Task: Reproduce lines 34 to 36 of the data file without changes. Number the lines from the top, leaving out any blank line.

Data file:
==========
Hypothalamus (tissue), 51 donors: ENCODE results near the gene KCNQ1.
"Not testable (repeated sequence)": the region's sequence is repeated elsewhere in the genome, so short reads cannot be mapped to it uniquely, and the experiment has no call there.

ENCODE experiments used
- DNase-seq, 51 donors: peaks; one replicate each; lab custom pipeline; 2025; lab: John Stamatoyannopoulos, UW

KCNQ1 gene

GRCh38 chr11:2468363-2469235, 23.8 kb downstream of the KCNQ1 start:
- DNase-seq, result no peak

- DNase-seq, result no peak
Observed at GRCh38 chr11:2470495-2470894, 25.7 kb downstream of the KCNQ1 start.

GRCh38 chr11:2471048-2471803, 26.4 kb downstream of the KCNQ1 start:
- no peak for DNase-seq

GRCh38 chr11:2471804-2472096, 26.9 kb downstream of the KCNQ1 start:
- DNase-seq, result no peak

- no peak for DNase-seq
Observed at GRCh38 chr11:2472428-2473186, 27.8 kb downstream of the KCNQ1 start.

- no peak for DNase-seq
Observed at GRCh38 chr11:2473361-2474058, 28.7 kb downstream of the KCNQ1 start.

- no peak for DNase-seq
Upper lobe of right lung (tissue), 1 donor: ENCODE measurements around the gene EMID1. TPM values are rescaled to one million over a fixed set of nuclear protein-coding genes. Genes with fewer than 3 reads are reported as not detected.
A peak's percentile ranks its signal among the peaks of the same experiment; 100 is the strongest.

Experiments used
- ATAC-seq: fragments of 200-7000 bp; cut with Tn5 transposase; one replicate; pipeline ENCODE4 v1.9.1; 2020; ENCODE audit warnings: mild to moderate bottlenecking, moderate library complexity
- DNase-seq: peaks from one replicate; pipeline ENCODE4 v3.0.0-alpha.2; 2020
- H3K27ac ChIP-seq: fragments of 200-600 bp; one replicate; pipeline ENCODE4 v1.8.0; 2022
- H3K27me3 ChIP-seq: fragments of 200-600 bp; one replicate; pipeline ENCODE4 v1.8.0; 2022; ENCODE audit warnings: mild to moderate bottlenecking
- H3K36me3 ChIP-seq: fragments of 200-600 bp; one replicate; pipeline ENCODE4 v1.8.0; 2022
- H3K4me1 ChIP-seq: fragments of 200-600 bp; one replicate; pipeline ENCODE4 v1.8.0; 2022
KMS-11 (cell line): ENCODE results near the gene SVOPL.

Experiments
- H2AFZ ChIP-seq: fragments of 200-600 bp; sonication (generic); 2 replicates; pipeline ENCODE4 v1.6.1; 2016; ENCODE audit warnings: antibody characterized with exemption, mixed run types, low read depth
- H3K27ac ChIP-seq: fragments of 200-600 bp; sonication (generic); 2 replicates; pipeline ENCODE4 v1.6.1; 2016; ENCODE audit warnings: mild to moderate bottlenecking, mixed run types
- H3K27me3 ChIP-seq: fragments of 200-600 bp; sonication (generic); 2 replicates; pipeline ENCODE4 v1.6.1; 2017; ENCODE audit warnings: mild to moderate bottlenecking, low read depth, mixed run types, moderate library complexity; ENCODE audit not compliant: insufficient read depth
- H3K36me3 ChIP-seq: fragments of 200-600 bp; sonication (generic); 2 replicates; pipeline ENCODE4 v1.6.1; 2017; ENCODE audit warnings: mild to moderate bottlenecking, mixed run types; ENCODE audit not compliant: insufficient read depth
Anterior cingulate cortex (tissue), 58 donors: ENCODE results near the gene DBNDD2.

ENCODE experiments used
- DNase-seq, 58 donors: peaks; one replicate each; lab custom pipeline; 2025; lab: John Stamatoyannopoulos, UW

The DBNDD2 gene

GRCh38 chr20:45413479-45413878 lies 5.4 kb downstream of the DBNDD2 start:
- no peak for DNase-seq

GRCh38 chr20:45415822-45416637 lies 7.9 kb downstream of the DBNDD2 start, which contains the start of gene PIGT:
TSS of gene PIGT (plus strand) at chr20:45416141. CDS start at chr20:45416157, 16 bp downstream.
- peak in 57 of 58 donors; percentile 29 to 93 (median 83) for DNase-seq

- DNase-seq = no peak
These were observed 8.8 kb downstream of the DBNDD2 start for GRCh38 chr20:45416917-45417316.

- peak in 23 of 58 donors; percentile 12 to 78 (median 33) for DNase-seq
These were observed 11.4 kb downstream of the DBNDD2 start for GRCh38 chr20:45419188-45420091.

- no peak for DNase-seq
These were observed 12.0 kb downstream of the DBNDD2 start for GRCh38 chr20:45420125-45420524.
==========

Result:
Anterior cingulate cortex (tissue), 58 donors: ENCODE results near the gene DBNDD2.

ENCODE experiments used
- DNase-seq, 58 donors: peaks; one replicate each; lab custom pipeline; 2025; lab: John Stamatoyannopoulos, UW